September 5, 2012
By C. L. Max Nikias

Today, we have been given the opportunity to create an extraordinary place: a special place that will carry a special name. Today we break ground on one of the world’s most forward-looking academic facilities, which will carry the name of a man and a woman who represent USC’s own forward-looking values.

The USC Verna and Peter Dauterive Interdisciplinary Social Sciences Building will be a truly remarkable place. Here the most remarkable people in the world will be brought together. Here they will be unleashed to achieve the most remarkable breakthroughs across the full range of social sciences. And here, breakthrough ideas will be developed into something that can improve the life of a family in downtown Los Angeles, a child in India, or entire societies and generations.

This building will be a towering symbol of the character and the aspirations of the Dauterives. I would like us all to appreciate how their character has already had such a historic impact on our university. Verna committed to this building in memory of her late husband, Peter. Peter received his bachelor’s degree from our Marshall School of Business. He rose to the position of executive vice president and managing officer of the Broadway Federal Savings and Loan Association. Later, Peter became the founding president and CEO of the Founders Savings and Loan Association.

Verna received her master’s and doctoral degrees from the USC Rossier School of Education. She then embarked on what would be a 62-year career with the Los Angeles Unified School District. During this time she served as a teacher, a superintendent’s coordinator of integration programs, an administrator of university relations, and a principal. Verna also served on the faculty of USC’s Rossier School. Governor Pete Wilson appointed her to the California Commission on Teacher Credentialing, and she was elected its chair for two terms. Prior to that, Governor George Deukmejian appointed her to the California Commission on the Status of Women, and she was elected its chair for two consecutive terms.

As the first woman president of the USC School of Education’s Educare support group, Verna conducted a special study in Europe on the feasibility of expanding USC’s overseas programs in administration, teacher training, and counseling. She set up fundraising chapters abroad for Educare, and taught classes for USC in Germany and Spain.

Verna and Peter met as students nearby, in Doheny Library. That led to an extraordinary, lifelong relationship. We are grateful that they would also maintain a lifelong relationship with their university. Time and again, they demonstrated a commitment to helping others and opening up new opportunities. Verna was part of a small group of alumni who formed the nucleus of the USC Black Alumni Association, and Peter was the group’s first major donor.

The Dauterives created the first major endowed scholarship in the Rossier School, to help outstanding black students to pursue doctoral studies in education. And they provided many generous forms of financial support to the Marshall School, the Rossier School, the USC Norris Cancer Center, and the USC School of Dramatic Arts.

Over the decades, the leadership of Verna and Peter has resulted in this university blossoming into the place that embodies many of their deepest values. Yes, USC is a world-class university. But it increasingly has been able to open its doors to outstanding women and men from every walk of life.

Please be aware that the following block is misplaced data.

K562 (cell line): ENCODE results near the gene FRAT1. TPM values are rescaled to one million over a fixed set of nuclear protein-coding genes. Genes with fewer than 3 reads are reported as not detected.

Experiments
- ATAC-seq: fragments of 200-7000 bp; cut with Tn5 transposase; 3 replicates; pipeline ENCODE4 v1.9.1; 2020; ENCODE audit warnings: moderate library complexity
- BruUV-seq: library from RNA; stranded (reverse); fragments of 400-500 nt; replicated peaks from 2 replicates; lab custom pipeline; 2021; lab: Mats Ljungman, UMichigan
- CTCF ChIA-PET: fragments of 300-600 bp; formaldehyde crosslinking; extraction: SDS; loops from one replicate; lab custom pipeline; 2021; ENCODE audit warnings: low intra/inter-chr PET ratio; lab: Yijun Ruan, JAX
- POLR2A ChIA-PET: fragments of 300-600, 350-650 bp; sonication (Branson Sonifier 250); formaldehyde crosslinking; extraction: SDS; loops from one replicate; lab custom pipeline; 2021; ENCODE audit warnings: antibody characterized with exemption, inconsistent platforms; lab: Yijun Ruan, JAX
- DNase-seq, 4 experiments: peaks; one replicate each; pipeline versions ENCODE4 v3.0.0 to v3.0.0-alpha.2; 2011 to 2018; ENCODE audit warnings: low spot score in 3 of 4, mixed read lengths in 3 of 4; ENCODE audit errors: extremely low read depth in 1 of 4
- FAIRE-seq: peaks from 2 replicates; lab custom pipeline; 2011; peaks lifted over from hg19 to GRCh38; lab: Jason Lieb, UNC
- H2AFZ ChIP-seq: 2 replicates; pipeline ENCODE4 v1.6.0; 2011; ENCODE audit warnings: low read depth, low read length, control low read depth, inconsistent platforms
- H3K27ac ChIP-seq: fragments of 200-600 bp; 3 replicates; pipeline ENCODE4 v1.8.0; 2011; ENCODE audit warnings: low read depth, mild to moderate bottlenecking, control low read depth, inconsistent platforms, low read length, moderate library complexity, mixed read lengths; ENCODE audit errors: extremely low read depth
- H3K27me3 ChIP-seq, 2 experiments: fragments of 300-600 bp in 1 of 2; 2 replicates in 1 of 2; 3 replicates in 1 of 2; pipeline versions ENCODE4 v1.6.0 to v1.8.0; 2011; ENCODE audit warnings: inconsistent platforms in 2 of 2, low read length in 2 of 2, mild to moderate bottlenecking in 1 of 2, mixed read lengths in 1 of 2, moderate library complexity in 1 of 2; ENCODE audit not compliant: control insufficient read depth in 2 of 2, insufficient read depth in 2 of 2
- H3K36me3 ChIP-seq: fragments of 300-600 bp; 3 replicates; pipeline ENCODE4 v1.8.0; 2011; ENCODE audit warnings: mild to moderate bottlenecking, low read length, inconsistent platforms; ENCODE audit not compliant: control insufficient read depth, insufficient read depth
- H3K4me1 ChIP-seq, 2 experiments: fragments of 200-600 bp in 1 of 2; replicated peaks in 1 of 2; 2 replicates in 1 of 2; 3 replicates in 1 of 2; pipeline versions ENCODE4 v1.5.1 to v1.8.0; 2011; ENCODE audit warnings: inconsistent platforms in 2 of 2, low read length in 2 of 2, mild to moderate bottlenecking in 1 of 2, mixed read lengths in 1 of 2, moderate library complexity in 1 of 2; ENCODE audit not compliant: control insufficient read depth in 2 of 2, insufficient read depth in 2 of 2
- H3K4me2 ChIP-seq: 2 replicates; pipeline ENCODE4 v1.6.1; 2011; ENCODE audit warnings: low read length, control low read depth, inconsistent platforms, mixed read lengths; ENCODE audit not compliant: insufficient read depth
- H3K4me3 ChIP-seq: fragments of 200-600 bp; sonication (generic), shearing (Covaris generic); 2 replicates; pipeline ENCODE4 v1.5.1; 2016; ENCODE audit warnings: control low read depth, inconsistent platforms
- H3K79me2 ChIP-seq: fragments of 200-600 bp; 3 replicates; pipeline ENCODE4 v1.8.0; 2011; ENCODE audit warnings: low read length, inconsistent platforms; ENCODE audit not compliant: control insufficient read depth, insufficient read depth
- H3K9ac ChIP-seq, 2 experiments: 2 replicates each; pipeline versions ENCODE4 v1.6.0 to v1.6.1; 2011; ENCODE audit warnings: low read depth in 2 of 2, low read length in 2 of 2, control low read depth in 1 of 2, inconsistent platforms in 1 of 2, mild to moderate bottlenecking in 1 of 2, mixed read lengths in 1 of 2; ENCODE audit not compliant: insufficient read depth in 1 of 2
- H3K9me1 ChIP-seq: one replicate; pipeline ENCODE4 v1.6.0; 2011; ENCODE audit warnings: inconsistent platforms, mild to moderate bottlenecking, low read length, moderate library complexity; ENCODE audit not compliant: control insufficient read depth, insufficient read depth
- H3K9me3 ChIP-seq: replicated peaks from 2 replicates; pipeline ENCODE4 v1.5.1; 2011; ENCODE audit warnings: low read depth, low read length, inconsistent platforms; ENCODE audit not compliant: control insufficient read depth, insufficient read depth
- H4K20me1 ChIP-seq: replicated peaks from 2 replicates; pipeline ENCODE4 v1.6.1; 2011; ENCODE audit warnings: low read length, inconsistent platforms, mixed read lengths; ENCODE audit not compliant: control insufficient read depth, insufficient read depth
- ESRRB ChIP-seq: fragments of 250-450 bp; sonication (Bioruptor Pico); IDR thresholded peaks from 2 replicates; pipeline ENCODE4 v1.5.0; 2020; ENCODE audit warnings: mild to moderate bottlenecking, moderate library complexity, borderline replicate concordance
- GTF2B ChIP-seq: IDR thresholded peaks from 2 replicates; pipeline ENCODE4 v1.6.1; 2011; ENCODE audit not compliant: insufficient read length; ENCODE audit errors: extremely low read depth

Now, in each new academic year, our freshman class includes 21 percent underrepresented minority students. Among research universities, only USC and Stanford have such a high rate of representation in California. Not one of the UC campuses can claim such a high figure of representation.

Today, 14.5 percent of USC’s freshman are first-generation college students—which means that this university is opening up the dream of higher education to a remarkable number of families.

Today, USC is able to provide the largest pool of financial aid in the nation—235 million dollars!—to make sure USC’s doors are open to as many deserving students as possible.

And today, USC is deeply rooted throughout our local K-12 schools. Working with a “family” of 15 local K-12 schools, we have been making a college education possible for thousands of children and families.

One major effort is known as the USC Neighborhood Academic Initiative, or NAI. The NAI is a seven-year program to help local students prepare for college. There are currently 600 local students enrolled in this program. This year, 54 local students graduated, and 27 have come this fall as freshman to USC, where they carry full scholarships. We sent many other NAI graduates to other top colleges, including a pair of twins—one who went to Harvard and the other who went to West Point.

Wherever they have gone, whether here or elsewhere, these local schoolchildren carry the USC spirit with them. And that spirit finds it source in our own wonderful Verna Dauterive. Verna, your spirit has energized the Trojan spirit, and given it a unique character.

To know Verna is to know what is good in life and what is possible. She has indeed been a trailblazer, the first to break new ground in so many ways. This is because Verna always puts first things first. Everything that she does is marked by a distinct kind of wisdom, a high degree of compassion, the highest expectations for success, and a commitment to expanding opportunity for everyone!

It is indeed appropriate and poetic, then, that this place bear the name of two of our nation’s greatest champions of education: Verna and Peter Dauterive.

Verna, thank you, and Fight On, Always!